Six on Saturday: Cabin Fever

 

Seriously! The flu!, or something like it. I was totally sick for days, with an awful fever. As if that were not bad enough, it happened while I was supposed to be relaxing and on vacation!

Neither was planned. Getting sick never is. The vacation was a total surprise too; a Christmas gift from one of the guys at work! It was totally rad, even if I was sick for it.

You see, we work at one of the most excellent places in the entire universe, where people come from all over for restorative retreats. That by itself is totally rad. What is radder is that we can rent unused rooms or cabins for out-of-town guests or for ourselves if we like. It is very affordable, and like vacationing at work. That may not seem like much fun for those who do not enjoy their work like we do, but like I said, this is one of the most excellent places to work in the entire universe.

So, my colleague got me nine nights in what is classified as an ‘economy’ cabin, but by my standards was very luxurious. I had stayed in a smaller newly remodeled cabin for two nights, and a hotel like room for a night, but had done nothing like this; nine nights in secluded luxury! If one must get sick, this is the way to do it!

Anyway, this is where my six pictures for this week came from.

1. This is the upward view from the front door. The black margin at the top of the picture is the edge of the eave. The trees to the left are canyon live oaks and a tan oak. The trees to the right are towering coastal redwoods.p90105

2. This is the same spot. Instead of looking straight up, this is looking outward from the front door. There is no refined landscaping here; only the native trees with the exotic English ivy that is cascading slightly over the old stone wall.p90105+

3. These towering coastal redwoods are outside a bedroom window.p90105++

4. These towering and somewhat darker coastal redwoods are outside the bathroom window.p90105+++

5. The artwork on the interior walls are mostly pictures of the local flora and wildlife. Most are rather artistic. Some are pictures of common but exotic flora that, although probably appealing to those who do not recognize them, are not the sort of subject matter that I would have selected. For example, one of the big framed photographs in the bedroom is a closeup of the summery foliage of London planetree, Platanus X acerifolia. Ick! I took this picture of three pictures that I found to be amusing. On the left, we have some interesting lichens and a bit of moss on what seems to be an apple tree. Okay. In the middle, we have foliage of California bay tree, Umbellularia californica. Odd, but again . . . okay. On the right, we have maces from the exotic sweetgum, Liquidambar styraciflua. Now, I would say that is weird, but it really is a cool picture!p90105++++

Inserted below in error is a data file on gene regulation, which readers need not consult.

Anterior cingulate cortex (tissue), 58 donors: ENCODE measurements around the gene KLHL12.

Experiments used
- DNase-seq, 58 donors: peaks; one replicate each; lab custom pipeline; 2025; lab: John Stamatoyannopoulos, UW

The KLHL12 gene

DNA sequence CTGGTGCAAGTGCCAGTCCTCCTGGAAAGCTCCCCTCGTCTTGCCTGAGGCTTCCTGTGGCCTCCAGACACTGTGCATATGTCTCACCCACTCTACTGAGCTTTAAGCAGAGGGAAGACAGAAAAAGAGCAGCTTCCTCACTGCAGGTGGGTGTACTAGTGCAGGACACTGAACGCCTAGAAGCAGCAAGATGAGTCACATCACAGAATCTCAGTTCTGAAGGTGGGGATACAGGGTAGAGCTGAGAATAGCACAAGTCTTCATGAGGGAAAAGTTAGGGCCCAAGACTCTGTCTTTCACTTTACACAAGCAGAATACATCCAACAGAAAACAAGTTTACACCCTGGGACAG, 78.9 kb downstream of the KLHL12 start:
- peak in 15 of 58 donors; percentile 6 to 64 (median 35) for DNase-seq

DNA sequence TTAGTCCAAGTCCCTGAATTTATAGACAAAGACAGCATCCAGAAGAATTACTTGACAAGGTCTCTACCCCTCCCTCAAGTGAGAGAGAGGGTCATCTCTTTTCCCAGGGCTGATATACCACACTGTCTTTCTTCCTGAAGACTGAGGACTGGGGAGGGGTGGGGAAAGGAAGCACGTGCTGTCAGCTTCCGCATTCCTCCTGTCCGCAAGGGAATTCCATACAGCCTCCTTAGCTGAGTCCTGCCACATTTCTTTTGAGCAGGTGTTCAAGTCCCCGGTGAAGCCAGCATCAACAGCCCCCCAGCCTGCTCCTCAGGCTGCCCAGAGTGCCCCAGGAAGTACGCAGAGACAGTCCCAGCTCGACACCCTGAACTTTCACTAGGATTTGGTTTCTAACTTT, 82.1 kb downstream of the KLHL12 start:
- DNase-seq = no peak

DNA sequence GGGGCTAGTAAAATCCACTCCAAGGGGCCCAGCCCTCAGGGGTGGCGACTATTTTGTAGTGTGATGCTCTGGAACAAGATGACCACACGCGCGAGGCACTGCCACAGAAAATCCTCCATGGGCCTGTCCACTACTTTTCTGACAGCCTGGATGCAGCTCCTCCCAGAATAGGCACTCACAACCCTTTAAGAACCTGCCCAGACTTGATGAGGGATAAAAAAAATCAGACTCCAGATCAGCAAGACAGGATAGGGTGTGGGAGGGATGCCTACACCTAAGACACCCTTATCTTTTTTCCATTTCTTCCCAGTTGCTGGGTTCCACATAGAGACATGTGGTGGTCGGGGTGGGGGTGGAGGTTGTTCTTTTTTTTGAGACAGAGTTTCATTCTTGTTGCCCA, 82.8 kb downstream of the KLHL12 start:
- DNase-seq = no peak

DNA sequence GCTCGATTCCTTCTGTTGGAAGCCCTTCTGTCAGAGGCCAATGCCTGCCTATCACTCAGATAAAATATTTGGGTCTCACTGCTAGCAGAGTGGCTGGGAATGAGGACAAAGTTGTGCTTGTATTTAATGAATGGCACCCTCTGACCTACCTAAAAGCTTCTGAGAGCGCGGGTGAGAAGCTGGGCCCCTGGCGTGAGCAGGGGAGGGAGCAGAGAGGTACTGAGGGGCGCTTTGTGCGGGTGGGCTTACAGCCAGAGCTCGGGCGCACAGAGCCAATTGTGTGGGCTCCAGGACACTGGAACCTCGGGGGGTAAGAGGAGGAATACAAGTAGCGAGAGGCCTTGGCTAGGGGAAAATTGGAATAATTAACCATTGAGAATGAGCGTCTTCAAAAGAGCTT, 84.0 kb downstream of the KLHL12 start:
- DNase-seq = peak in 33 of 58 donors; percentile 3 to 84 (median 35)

6. Rhody was not supposed to be on the bed.p90105+++++

This is the link for Six on Saturday, for anyone else who would like to participate:

https://thepropagatorblog.wordpress.com/2017/09/18/six-on-saturday-a-participant-guide/

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Pine

P80429Redwood Glen was the ‘camp’ that we all went to in the sixth grade. It was probably our equivalent of what is now known as ‘nature camp’. For most of us, our experience at Redwood Glen was the longest time we had ever been away from our homes and families. We arrived on Monday morning, and returned home on Friday afternoon. It was something that we looked forward to with great anticipation for the few years prior.